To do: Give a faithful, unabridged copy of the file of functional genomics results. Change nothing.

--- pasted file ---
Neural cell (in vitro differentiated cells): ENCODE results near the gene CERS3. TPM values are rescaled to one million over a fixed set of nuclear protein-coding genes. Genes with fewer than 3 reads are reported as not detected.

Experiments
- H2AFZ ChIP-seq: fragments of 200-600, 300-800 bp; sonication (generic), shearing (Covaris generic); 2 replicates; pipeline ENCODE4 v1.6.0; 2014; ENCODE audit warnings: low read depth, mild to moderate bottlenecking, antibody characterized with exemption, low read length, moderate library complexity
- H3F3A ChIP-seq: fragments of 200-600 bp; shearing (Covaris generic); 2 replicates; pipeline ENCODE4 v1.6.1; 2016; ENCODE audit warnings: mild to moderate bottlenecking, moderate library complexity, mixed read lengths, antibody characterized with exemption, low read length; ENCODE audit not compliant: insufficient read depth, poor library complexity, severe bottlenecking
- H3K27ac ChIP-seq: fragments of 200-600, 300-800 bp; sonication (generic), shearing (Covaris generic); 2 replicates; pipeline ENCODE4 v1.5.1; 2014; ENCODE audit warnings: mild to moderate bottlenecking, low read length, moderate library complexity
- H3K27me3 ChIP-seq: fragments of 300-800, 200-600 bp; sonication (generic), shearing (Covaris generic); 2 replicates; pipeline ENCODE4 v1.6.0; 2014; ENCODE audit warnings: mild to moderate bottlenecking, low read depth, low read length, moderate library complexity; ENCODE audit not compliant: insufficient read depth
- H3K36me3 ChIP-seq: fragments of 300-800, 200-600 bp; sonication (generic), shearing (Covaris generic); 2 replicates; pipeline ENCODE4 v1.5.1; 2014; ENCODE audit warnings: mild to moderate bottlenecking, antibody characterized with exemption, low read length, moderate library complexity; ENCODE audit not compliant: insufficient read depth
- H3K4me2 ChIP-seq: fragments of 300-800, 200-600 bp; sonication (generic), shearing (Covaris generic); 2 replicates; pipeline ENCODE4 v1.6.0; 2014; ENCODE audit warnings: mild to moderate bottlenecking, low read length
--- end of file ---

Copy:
Neural cell (in vitro differentiated cells): ENCODE results near the gene CERS3. TPM values are rescaled to one million over a fixed set of nuclear protein-coding genes. Genes with fewer than 3 reads are reported as not detected.

Experiments
- H2AFZ ChIP-seq: fragments of 200-600, 300-800 bp; sonication (generic), shearing (Covaris generic); 2 replicates; pipeline ENCODE4 v1.6.0; 2014; ENCODE audit warnings: low read depth, mild to moderate bottlenecking, antibody characterized with exemption, low read length, moderate library complexity
- H3F3A ChIP-seq: fragments of 200-600 bp; shearing (Covaris generic); 2 replicates; pipeline ENCODE4 v1.6.1; 2016; ENCODE audit warnings: mild to moderate bottlenecking, moderate library complexity, mixed read lengths, antibody characterized with exemption, low read length; ENCODE audit not compliant: insufficient read depth, poor library complexity, severe bottlenecking
- H3K27ac ChIP-seq: fragments of 200-600, 300-800 bp; sonication (generic), shearing (Covaris generic); 2 replicates; pipeline ENCODE4 v1.5.1; 2014; ENCODE audit warnings: mild to moderate bottlenecking, low read length, moderate library complexity
- H3K27me3 ChIP-seq: fragments of 300-800, 200-600 bp; sonication (generic), shearing (Covaris generic); 2 replicates; pipeline ENCODE4 v1.6.0; 2014; ENCODE audit warnings: mild to moderate bottlenecking, low read depth, low read length, moderate library complexity; ENCODE audit not compliant: insufficient read depth
- H3K36me3 ChIP-seq: fragments of 300-800, 200-600 bp; sonication (generic), shearing (Covaris generic); 2 replicates; pipeline ENCODE4 v1.5.1; 2014; ENCODE audit warnings: mild to moderate bottlenecking, antibody characterized with exemption, low read length, moderate library complexity; ENCODE audit not compliant: insufficient read depth
- H3K4me2 ChIP-seq: fragments of 300-800, 200-600 bp; sonication (generic), shearing (Covaris generic); 2 replicates; pipeline ENCODE4 v1.6.0; 2014; ENCODE audit warnings: mild to moderate bottlenecking, low read length